What changed when you began leading others in this discipline?
The best part about teaching someone else to memorize scripture is that this holds you accountable to memorize scripture yourself. Win win!
What specific results can you share (either personally or with those you have discipled)?
Ultimately, my goal for myself and for those I disciple is that we would all grow toward maturity in Christ. I am challenged by Hebrews 5:12-14, “In fact, though by this time you ought to be teachers, you need someone to teach you the elementary truths of God’s word all over again. You need milk, not solid food! Anyone who lives on milk, being still an infant, is not acquainted with the teaching about righteousness. But solid food is for the mature, who by constant use have trained themselves to distinguish good from evil.” Memorizing scripture as a rote discipline will not grow us in our faith. But memorizing scripture in order that we learn to embrace, apply, and meditate on its truths is an important piece of training ourselves to be mature in our faith. We move beyond elementary understanding as we’re challenged to constantly use His word to view ourselves and the world around us. Specifically,
My mind and heart are transformed by the imprinting of God’s word. Rom 12:2
My attitude and actions are checked quickly by knowing God’s word. Phil 2:5
My heart is in constant fellowship with His Spirit through His Word. John 15:5
My perspective in counseling and encouraging others comes from God’s wisdom instead of my own. Prov 2:1-5
My identity in Christ defines me and drives my actions. Eph 2:8-10
My confidence in Him is not shaken in a confusing world. Ps 73:25-26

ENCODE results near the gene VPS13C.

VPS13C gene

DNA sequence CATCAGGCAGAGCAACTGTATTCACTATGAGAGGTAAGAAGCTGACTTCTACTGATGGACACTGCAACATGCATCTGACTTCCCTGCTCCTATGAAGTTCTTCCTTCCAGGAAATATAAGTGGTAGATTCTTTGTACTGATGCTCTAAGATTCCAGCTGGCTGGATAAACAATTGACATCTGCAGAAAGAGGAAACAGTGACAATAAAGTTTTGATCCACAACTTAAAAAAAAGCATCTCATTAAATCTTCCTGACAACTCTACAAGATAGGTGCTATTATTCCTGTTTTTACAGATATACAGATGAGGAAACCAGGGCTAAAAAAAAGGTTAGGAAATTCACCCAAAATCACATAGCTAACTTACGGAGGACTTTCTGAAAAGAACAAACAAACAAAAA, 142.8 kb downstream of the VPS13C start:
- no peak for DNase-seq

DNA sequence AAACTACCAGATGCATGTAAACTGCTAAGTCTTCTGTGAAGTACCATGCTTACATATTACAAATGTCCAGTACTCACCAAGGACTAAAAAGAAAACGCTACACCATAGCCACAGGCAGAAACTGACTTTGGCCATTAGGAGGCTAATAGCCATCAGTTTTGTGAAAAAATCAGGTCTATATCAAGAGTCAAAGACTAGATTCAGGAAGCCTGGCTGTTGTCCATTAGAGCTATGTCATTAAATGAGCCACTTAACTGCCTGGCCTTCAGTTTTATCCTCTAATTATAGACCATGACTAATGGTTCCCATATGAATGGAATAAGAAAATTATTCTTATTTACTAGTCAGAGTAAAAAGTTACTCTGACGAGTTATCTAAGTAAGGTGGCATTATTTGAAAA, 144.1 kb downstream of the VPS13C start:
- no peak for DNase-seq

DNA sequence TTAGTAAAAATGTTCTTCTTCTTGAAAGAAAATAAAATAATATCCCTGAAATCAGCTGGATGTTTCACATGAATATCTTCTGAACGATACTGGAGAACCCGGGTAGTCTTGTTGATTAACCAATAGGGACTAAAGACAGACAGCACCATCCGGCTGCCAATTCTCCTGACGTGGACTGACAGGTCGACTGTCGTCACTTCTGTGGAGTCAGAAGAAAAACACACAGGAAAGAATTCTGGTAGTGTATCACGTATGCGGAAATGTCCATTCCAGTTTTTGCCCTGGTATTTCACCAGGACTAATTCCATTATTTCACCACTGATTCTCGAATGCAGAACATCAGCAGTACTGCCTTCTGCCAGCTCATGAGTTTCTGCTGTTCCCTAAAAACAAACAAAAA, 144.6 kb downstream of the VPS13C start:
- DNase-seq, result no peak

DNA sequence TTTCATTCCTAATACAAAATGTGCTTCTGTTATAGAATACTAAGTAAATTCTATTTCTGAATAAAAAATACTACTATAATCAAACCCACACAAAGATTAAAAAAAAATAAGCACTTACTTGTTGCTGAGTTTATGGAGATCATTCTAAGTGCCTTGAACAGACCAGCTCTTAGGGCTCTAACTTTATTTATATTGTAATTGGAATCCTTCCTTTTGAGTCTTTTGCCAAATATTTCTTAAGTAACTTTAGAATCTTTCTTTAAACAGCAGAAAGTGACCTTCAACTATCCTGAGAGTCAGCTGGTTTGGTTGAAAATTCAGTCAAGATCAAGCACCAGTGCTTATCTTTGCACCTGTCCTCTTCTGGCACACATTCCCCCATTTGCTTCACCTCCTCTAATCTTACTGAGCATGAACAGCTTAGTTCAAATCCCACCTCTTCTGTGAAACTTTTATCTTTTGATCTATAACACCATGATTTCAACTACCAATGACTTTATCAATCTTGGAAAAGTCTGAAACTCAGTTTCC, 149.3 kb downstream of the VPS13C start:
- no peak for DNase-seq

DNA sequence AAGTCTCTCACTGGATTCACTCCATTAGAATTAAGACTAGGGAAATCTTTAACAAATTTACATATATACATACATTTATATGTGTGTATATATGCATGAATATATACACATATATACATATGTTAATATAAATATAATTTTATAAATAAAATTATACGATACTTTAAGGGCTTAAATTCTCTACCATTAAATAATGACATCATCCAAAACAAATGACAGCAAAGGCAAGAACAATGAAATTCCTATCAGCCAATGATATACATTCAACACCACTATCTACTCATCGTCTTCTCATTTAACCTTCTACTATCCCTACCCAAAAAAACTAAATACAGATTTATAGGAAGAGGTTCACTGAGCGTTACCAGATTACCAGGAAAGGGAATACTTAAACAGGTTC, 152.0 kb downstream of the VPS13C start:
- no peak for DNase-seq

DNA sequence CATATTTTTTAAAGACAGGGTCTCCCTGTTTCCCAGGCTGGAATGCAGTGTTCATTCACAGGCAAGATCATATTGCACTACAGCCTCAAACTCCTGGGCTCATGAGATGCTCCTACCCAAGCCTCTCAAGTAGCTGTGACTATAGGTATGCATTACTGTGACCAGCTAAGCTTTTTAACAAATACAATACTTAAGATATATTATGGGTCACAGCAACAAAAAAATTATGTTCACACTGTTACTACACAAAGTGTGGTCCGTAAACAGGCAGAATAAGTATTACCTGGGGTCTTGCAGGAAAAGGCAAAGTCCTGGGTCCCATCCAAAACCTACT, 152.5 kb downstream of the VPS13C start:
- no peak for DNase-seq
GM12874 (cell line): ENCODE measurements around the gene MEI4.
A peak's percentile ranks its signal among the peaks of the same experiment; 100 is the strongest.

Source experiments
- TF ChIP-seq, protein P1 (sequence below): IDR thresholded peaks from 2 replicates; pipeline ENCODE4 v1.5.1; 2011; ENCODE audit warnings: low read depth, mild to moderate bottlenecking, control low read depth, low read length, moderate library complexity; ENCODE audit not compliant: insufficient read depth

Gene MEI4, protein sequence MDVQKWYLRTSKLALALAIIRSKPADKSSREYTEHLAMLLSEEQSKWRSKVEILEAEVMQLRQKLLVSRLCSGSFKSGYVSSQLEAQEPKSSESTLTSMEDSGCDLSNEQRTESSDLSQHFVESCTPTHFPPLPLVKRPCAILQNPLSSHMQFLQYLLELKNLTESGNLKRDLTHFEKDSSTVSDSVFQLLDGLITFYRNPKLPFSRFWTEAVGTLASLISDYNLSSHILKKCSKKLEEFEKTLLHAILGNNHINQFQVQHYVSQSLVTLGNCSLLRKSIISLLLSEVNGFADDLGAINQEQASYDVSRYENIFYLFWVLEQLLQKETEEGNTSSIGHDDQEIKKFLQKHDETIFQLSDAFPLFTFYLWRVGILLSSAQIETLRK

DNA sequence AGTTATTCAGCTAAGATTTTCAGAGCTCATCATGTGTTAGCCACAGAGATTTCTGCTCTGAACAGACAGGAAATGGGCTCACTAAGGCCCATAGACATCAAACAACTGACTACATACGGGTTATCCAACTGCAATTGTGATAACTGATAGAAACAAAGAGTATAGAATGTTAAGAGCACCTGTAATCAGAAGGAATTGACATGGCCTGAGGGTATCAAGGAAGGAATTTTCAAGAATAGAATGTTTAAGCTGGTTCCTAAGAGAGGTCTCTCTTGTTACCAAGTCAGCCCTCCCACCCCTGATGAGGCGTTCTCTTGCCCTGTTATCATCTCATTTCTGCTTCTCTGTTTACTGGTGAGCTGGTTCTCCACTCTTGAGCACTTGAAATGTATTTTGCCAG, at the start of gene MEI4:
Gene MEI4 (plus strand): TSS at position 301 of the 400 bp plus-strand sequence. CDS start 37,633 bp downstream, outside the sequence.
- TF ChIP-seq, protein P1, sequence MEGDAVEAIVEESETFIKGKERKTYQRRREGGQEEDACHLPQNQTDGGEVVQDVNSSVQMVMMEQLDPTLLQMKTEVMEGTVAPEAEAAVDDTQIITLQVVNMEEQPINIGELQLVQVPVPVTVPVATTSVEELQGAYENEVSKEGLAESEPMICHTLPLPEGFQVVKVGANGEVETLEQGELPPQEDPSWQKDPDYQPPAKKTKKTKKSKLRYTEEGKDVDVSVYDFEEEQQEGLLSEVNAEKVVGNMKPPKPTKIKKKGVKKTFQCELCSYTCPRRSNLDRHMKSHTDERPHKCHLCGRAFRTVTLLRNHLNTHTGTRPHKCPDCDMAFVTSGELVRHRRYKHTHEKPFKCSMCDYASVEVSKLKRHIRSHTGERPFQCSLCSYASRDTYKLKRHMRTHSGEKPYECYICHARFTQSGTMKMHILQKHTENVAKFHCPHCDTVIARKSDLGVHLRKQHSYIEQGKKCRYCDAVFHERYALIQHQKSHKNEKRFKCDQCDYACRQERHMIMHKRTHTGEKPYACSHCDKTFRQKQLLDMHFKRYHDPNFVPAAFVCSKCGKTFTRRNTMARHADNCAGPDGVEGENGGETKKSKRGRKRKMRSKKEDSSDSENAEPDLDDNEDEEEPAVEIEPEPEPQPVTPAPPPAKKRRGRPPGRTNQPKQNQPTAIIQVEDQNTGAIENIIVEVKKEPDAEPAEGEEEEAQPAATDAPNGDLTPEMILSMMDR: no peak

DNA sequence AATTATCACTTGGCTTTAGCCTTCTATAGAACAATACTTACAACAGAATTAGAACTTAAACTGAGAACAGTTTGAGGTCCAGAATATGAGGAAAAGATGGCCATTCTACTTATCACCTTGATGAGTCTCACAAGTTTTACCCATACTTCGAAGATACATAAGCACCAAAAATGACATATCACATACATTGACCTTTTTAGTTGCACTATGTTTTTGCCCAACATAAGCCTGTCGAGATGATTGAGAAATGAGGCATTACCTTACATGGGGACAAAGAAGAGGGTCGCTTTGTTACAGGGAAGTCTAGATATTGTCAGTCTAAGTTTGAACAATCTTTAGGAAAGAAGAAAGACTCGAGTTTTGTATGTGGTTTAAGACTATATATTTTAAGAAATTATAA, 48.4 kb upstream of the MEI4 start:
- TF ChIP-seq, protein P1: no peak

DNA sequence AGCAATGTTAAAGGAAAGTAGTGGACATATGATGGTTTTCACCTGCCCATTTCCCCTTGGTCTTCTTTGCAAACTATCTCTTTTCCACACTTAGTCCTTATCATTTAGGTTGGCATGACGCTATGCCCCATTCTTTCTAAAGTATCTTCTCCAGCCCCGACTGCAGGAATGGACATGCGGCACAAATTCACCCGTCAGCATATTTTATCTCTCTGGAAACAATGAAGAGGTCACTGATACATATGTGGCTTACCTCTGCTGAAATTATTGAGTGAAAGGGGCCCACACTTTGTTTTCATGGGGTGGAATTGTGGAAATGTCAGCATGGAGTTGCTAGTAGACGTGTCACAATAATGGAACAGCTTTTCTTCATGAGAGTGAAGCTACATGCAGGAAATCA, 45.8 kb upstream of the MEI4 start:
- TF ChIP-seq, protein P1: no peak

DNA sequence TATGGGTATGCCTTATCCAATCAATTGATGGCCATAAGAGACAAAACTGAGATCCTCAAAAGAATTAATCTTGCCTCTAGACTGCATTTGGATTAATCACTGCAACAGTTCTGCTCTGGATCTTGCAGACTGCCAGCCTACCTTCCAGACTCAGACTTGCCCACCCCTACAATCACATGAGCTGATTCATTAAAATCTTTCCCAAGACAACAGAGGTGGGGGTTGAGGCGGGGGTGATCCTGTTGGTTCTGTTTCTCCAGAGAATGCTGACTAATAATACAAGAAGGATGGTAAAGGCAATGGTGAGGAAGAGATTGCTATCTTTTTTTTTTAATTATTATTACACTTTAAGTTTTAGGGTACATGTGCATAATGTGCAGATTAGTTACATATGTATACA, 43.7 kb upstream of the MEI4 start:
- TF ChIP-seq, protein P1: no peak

The list of specific benefits to memorizing His word could be endless!
What would you say to somebody on the fence about taking this step in their personal spiritual life? With those they’re discipling?
Dawson Trotman said there is no other spiritual discipline that gives you the most bang for your buck, and I really believe this is true. Recently a dear friend who started memorizing scripture with me said, “Memorizing scripture is a game changer!” When we memorize scripture we are constantly meditating on God’s word and it becomes embedded in how we think and in who we are. Isaiah 55:10-11 says, “As the rain and snow come down from heaven and do not return to it without watering the earth … so is my Word that comes from my mouth. It will not return to me empty but will accomplish what I desire and achieve the purpose for which I sent it.” God is constantly accomplishing His purposes in my life through His perfect Word. We live in challenging and often confusing times, and it is having His word in the forefront of my mind that keeps me anchored in what is true and right and good.
What are simple/easy ways to lead others in memorizing Scripture? (or maybe what are some steps to take to begin doing this in a discipling relationship?)
First, do a Bible Study together on how Jesus knew and applied scripture during His ministry on earth. It is encouraging to know He also memorized scripture! Next, find an organizational system that works for you and for the person you are discipling. They don’t have to be the same! The Navigators have a Topical Memory System program that is excellent, but there are many other good ideas available on the internet. Take the time to research and be creative so that your system fits who God created you to be. Also, set realistic goals. The key is to review the verses until they are committed to long term memory, so trying to learn too many in the beginning will cause you to eventually be overwhelmed and give up. Finally, set a goal that you will go over some of your verses every time you meet. Pray through your verses and share how they are changing your life and helping you grow to maturity. This will protect you both from viewing scripture memory as a dry and boring discipline. This will also help you both be accountable and inspire you to continue memorizing new verses!